Motorcycle Ban Could Prove Too Costly
The Egyptian interim government has given the minister of finance the go-ahead to ban imports of motorcycles, three-wheeled taxis (tuk-tuks), which are largely unlicensed, and the parts to assemble them locally. The ban has not yet been implemented and BMI believes there are a number of reasons why it could do more damage than it achieves and may yet be shelved.
Despite being temporary - the fully built vehicles ban is for a year and the parts ban for three months - the move would hit one of the most affordable vehicle segments in the country, at a time when BMI believes the economy is in a position to turn a corner and private consumption can increase from a low base. Although exact data for the motorcycle and three-wheeler market is currently unavailable, the segment serves more than just personal use, which brings us to another point.
The tuk-tuk taxi sector, although unlicensed in some areas and officially outlawed in others, is a living for a large proportion of the population who would otherwise be adding to the country's unemployment burden. Some operators of the three-wheelers say they would be happy to obtain a licence if given the opportunity as it is a means of self-sufficiency.
|Import Ban To Derail Recovery?|
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In their favour is the fact that tuk-tuks have been taxed as taxis since 2012, which they could argue is some form of recognition. This taxation would also mean a loss of tax revenue for the government if the ban was implemented. Moreover, the service provides an affordable means of transportation for many, who might also be forced out of work if they cannot find an alternative means of commuting. That said, existing vehicles are likely to be left out of the ban.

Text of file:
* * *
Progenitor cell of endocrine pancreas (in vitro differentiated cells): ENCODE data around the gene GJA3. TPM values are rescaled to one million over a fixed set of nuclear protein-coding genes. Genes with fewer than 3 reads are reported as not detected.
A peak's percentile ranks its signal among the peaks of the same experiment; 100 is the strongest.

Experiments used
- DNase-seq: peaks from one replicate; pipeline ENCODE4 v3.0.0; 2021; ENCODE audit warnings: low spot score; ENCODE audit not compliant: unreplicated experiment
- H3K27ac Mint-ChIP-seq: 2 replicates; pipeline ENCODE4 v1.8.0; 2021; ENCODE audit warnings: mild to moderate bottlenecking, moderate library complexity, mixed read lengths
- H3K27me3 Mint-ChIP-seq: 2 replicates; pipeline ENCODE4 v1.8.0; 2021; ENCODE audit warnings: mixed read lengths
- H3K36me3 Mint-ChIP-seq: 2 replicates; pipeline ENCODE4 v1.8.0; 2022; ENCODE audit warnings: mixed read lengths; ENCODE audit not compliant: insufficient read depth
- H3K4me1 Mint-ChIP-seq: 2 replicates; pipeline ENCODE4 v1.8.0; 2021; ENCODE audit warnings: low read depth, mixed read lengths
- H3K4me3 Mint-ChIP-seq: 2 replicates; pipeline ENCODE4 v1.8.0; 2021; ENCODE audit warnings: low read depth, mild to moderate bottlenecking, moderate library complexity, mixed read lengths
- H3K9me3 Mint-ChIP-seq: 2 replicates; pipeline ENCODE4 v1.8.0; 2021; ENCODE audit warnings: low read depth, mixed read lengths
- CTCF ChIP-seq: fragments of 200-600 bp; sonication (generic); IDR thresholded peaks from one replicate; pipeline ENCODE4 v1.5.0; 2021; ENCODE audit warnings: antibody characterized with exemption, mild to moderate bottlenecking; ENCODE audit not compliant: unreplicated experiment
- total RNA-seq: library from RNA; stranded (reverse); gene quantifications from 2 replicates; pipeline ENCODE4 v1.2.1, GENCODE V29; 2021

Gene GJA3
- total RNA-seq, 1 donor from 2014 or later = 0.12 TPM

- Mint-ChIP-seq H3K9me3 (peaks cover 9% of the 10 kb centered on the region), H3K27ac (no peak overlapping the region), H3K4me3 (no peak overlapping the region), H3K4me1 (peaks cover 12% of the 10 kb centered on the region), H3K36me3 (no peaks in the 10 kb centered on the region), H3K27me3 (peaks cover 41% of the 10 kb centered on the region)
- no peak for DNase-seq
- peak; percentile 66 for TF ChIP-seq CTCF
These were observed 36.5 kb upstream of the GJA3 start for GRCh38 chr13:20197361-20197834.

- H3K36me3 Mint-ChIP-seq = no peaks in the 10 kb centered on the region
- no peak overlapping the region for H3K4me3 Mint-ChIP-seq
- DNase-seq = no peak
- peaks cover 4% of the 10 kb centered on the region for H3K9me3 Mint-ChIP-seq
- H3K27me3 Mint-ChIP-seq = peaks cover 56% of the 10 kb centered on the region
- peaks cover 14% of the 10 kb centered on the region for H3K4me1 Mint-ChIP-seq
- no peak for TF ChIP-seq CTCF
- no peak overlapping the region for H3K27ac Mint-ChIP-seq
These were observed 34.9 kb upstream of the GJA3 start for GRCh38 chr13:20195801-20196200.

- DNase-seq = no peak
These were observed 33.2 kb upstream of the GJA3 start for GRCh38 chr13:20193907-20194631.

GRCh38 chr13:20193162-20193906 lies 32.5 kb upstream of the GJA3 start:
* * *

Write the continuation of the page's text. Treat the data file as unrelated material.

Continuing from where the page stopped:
It would also mean a hit to the country's biggest automotive firm, Ghabbour Auto (GB Auto), which imports semi-knocked down (SKD) kits from India's Bajaj Auto for assembly and distribution in the country. This line of business accounted for 13% of the company's revenues in 9M13, not to mention its financing arm, Mashroey, which provides loans for three-wheeler purchases, enabling people to operate a tuk-tuk. Indeed, the timing could not be much worse as GB Auto's combined financing businesses posted a 92.8% year-on-year increase in revenues in 9M13.
Another argument is that by stopping people operating a tuk-tuk service, the government runs the risk of exacerbating the crime problem it is looking to solve through the ban. The government has claimed the ban is a safety measure, as a growing number of crimes are committed by owners of unlicensed motorcycles, especially the three-wheelers which are favoured by criminals for their small size. On the other hand, it has been argued that allowing people to earn a living with a tuk-tuk keeps them from committing crime to support themselves.
However, we see potential support for the ban being generated by the recent tourist attack in Sinai. Although our Country Risk team believes a singular event will not be enough to deter tourists, the government could use the event to suggest a ramp-up in security measures is required. As a segment already earmarked as a threat to public safety, it could become a much easier decision to make. That said, it would need to be balanced with the potential for much higher unemployment, which is already a sensitive political issue, as well as a hit to one of the country's biggest manufacturing companies and its employees.